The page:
You know, I believe it is extremely easy to notice the ethnic and cultural divide that has ensued due to the death of young Mike Brown, yet we might fail to see the same division in the church. It is there. You cannot miss it. If you are in a Presbyterian and/or Reformed/Reforming congregation, look around this Sunday. What do you see? Some are blessed to see diversity on numerous levels in their churches. Most are not. In large measure, we gather with those who are culturally, ethnically, mentally, and financially similar. The segregation that we see in the world, therefore, is, in much the same way, the segregation we see in the church. In other words, the same factors that contribute to segregation in the world are the same factors that create segregation in the church. Perhaps we are more worldly than we think?

Consider the Mike Brown matter in relation to the divisions we see in the church. What caused the uproar surrounding Mike Brown? Death and ethnicity--white cop, black man, one is dead. Is the church divided based on death? Yes. How many tens of thousands of Africans/African-Americans died either crossing the Atlantic during the slave trade or years after slavery was apparently abolished, were lynched in the south? Would you want to worship with someone who may kill you? The answer: be forced or voluntarily attend a different church. Furthermore, even when death became less of a threat, many African-Americans and other minorities were not permitted to worship with whites, and if they were, blacks were placed in the back of the church in what we now call, 'the choir loft.'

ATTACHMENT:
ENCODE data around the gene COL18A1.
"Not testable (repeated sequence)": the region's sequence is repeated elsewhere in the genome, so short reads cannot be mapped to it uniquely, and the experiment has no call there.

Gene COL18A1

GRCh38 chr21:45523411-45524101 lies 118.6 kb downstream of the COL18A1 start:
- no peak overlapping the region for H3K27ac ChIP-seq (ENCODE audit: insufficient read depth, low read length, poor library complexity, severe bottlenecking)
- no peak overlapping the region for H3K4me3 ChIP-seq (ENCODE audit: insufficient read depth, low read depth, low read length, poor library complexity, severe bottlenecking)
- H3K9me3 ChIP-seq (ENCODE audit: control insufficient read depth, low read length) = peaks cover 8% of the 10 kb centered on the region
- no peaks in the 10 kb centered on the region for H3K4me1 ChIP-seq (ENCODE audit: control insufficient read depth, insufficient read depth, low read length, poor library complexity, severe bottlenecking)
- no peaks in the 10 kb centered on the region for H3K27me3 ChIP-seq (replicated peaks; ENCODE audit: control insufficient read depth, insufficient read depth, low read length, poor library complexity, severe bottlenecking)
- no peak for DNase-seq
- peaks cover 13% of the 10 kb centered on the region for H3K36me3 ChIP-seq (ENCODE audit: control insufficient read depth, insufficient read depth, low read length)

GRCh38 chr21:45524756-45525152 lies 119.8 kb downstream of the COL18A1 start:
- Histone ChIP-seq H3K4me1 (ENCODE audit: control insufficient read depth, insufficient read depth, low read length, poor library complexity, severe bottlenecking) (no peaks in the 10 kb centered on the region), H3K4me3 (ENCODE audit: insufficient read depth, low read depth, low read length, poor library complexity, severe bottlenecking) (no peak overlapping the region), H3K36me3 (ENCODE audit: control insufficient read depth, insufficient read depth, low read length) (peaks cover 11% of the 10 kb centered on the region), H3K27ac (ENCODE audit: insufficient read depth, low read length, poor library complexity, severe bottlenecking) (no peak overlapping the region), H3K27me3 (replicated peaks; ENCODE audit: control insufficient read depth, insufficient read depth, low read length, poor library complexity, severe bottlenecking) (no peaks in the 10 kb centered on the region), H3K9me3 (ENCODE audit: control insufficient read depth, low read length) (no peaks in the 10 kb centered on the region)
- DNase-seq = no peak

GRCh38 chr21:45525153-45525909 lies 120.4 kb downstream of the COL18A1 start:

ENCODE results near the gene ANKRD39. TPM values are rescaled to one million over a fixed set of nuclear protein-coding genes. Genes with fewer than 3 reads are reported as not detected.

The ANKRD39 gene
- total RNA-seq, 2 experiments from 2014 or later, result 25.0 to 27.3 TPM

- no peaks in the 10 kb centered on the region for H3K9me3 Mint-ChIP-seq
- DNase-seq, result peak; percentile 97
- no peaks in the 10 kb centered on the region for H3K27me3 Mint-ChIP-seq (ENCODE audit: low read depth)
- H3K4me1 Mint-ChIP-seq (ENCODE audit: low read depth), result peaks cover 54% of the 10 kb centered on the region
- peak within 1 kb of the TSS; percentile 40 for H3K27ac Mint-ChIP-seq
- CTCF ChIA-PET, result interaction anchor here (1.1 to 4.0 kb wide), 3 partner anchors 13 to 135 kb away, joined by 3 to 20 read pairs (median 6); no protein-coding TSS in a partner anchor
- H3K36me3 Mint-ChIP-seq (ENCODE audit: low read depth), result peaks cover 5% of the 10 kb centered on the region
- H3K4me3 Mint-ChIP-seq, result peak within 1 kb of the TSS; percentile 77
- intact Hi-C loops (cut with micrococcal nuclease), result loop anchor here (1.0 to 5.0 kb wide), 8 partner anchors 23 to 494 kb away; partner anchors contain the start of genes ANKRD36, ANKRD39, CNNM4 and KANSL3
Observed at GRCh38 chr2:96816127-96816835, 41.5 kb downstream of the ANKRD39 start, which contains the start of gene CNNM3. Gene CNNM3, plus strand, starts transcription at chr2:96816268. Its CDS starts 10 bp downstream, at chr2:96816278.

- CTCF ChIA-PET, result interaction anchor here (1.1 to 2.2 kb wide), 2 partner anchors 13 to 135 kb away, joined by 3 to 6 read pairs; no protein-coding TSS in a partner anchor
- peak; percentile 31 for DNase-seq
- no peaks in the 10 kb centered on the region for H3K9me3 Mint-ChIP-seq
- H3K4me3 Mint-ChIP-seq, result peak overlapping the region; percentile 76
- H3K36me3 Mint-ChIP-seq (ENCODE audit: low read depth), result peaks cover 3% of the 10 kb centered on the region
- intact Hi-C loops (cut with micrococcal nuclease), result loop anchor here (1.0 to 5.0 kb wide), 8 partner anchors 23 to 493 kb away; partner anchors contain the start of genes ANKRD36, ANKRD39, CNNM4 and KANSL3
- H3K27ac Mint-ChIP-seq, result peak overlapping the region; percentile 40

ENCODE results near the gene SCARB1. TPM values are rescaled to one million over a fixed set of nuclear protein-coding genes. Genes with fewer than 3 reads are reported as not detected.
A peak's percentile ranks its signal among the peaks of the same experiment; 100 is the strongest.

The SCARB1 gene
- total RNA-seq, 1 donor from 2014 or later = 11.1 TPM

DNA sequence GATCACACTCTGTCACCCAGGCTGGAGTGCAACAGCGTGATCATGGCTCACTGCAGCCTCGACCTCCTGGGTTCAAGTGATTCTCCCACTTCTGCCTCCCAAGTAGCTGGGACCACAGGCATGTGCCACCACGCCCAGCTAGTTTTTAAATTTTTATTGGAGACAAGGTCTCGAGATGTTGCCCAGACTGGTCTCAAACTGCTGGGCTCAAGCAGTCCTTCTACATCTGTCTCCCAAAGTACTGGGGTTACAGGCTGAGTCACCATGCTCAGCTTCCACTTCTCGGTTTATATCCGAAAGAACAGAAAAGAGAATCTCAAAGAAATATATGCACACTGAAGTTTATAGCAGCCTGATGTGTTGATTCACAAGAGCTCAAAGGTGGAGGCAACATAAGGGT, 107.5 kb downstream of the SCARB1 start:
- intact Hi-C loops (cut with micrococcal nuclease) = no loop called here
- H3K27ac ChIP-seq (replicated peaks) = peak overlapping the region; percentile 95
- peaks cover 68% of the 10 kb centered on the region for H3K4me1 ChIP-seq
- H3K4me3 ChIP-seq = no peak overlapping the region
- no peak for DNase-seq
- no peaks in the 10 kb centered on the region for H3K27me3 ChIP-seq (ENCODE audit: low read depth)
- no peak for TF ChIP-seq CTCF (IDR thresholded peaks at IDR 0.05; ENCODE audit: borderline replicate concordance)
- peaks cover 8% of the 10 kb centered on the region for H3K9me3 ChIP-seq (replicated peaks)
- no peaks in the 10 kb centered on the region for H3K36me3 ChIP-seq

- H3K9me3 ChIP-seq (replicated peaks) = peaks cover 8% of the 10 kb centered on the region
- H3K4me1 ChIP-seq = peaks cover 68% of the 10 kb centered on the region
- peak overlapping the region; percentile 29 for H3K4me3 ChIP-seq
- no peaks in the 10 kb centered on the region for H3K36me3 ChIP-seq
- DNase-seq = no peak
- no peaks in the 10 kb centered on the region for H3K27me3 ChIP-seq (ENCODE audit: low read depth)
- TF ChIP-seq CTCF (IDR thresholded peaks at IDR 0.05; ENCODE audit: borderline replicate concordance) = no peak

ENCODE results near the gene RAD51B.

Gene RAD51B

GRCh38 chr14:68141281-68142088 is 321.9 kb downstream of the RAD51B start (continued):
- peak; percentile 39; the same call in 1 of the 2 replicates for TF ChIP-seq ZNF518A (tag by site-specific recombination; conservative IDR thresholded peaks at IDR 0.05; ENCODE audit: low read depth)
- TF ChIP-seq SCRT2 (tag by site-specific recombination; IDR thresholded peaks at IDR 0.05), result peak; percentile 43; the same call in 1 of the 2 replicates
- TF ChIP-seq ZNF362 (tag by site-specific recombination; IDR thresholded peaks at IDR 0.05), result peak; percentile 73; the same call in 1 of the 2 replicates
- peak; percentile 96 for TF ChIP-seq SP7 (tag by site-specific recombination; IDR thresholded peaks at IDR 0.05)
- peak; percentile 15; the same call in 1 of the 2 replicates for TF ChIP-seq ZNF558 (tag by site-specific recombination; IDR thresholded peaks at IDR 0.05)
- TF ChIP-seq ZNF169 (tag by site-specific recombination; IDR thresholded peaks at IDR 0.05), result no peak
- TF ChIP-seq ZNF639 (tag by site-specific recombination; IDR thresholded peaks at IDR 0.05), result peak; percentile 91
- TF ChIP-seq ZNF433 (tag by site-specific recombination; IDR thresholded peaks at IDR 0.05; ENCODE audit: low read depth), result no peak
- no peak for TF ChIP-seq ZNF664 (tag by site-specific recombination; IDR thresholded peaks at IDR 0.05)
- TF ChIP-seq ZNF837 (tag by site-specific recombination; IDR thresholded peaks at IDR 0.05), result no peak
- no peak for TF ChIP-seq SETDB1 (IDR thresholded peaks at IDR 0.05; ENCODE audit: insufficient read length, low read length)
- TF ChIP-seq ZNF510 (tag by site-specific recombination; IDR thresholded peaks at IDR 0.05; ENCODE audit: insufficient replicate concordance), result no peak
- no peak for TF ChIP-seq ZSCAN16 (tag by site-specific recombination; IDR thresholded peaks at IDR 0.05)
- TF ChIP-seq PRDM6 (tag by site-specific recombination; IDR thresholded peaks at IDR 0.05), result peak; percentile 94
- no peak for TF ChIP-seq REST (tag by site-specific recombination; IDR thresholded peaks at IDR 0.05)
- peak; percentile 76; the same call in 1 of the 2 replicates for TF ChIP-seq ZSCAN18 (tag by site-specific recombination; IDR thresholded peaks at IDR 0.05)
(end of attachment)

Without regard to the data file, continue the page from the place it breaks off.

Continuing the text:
Are we separated based on ethnicity? Of course. Why do we use terms like, 'the black church' and 'the white church'? Are we divided because of class and education? How many poor whites and blacks do we have in our midst? Are we frequenting the trailer parks and projects to announce the good news and invite them into our church family? By the way, poor whites and blacks, as well as those who do not have a degree, are also in the suburbs.